When you are undergoing cancer treatment, it is important that you consume enough calories, nutrients and liquids to retain your strength, even when you do not feel like eating.
“Some cancers may change the way your body processes food and nutrients,” says Mark A. Meadors, DO, medical oncologist at Saint Francis Medical Center. “Talk to your doctor about what you should be eating during treatment. Proper nutrition can affect the outcome of your treatment.”
Carbohydrates and fats: Carbohydrates such as breads, pastas, fruits, vegetables and fats such as meats, butter, nuts and dairy products will help you consume more calories. “If you find that you have a smaller appetite during treatment, try to eat foods that are high in fat,” says Meadors. “You do not need to be as concerned about high-calorie meals as you normally should be.”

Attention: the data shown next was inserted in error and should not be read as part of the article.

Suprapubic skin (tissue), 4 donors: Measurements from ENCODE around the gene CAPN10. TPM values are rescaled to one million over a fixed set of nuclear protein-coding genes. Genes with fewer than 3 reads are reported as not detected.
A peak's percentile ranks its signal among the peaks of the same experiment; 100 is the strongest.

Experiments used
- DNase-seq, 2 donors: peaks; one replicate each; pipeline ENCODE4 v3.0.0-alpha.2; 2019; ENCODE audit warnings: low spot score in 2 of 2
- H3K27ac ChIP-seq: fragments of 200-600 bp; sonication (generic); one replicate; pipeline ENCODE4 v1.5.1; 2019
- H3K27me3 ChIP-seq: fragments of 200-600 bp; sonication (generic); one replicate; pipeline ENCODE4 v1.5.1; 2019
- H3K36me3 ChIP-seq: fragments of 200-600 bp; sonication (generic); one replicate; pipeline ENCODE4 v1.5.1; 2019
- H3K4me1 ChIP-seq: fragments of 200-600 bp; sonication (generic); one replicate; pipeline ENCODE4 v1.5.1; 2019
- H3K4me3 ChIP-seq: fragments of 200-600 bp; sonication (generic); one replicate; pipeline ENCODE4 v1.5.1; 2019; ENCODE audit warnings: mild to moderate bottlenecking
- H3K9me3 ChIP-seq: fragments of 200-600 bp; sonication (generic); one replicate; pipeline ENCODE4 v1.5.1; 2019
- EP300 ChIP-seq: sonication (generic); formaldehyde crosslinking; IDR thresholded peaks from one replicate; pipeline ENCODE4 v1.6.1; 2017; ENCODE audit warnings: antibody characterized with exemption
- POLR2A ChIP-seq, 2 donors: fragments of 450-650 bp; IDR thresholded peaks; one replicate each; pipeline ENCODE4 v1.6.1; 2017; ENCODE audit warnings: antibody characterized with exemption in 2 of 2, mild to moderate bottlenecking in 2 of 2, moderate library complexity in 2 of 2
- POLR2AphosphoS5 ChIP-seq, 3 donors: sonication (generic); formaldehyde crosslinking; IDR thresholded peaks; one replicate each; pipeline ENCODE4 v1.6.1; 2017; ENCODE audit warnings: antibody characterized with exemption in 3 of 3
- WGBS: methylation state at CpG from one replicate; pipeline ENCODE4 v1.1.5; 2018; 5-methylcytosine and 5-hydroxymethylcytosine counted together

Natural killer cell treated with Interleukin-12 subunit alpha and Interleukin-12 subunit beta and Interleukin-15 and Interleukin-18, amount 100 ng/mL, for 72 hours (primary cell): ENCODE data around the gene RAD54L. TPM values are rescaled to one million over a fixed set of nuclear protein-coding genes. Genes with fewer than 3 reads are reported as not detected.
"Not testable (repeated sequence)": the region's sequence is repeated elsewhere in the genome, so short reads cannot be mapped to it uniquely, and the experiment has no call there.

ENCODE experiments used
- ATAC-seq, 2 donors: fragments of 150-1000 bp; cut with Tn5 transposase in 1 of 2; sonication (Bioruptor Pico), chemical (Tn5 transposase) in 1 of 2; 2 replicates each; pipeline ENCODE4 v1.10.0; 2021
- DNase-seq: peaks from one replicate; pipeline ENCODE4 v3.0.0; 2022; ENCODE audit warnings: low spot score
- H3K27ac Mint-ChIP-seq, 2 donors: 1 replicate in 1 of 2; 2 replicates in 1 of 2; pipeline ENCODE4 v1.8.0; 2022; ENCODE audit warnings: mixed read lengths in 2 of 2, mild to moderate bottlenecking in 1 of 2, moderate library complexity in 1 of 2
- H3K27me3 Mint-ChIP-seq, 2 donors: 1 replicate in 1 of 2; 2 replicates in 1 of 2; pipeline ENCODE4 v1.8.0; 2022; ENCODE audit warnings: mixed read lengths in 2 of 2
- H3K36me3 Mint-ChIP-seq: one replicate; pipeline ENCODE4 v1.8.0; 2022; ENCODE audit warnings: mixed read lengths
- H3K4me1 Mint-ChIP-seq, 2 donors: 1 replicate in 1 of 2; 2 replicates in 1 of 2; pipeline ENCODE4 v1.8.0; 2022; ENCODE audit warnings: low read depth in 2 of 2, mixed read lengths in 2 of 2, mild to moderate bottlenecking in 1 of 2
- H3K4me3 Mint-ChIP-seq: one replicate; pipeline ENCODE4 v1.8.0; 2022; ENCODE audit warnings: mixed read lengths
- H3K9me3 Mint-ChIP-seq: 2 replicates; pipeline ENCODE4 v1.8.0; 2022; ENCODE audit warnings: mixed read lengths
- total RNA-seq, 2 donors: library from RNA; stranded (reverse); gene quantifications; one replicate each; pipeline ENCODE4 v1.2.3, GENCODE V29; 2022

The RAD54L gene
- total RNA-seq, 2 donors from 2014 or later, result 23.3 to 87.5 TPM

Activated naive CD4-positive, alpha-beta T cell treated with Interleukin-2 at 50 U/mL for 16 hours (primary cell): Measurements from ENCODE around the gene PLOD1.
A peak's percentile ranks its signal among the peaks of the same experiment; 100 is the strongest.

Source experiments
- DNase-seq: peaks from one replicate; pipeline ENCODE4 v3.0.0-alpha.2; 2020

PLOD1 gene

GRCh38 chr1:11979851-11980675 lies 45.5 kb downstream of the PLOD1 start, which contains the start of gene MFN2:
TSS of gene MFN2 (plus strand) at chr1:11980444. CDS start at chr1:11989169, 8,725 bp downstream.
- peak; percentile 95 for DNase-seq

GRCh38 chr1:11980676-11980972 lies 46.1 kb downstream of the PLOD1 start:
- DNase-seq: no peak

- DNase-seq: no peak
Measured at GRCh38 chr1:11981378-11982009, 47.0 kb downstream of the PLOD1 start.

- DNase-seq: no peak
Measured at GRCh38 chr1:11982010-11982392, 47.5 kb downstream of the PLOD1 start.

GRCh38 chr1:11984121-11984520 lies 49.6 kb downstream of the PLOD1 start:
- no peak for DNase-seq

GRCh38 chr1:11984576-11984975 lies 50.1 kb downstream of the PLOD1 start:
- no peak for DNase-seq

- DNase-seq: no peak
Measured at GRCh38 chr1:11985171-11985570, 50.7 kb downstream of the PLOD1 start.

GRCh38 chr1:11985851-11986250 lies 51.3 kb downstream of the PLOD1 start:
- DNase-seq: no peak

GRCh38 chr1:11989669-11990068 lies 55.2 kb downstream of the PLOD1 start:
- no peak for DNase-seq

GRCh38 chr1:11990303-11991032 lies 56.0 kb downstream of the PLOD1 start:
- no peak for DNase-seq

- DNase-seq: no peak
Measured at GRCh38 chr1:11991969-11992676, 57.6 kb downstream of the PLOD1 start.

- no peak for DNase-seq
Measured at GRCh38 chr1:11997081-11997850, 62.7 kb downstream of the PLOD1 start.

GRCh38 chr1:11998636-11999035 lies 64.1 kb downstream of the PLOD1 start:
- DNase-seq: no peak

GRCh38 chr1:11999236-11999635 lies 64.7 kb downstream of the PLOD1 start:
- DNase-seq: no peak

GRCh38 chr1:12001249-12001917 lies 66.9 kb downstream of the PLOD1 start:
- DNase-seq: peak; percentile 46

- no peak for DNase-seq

Protein: People with cancer need to consume more protein than others because they
need it to fight infection, heal tissue and maintain a healthy immune system. Protein gives you energy, which is important when fighting cancer.
Vitamins and minerals: Talk to your doctor and dietitian about foods that give you the vitamins and minerals you need. However, if you are unable to consume enough through your diet, your doctor may recommend a multivitamin.
Water: You need water to stay hydrated — particularly when you are battling nausea and vomiting.
If you constantly struggle with a poor appetite, try these tips:
- Eat small meals throughout the day, rather than three large meals.
- Carry food wherever you go so it is handy whenever you do become hungry.
- Limit liquids during meals. Liquids fill you up, but do not have enough calories to sustain you.
- Experiment with cold foods, which might be easier on your stomach than hot foods.
For more information, call 573-331-3000.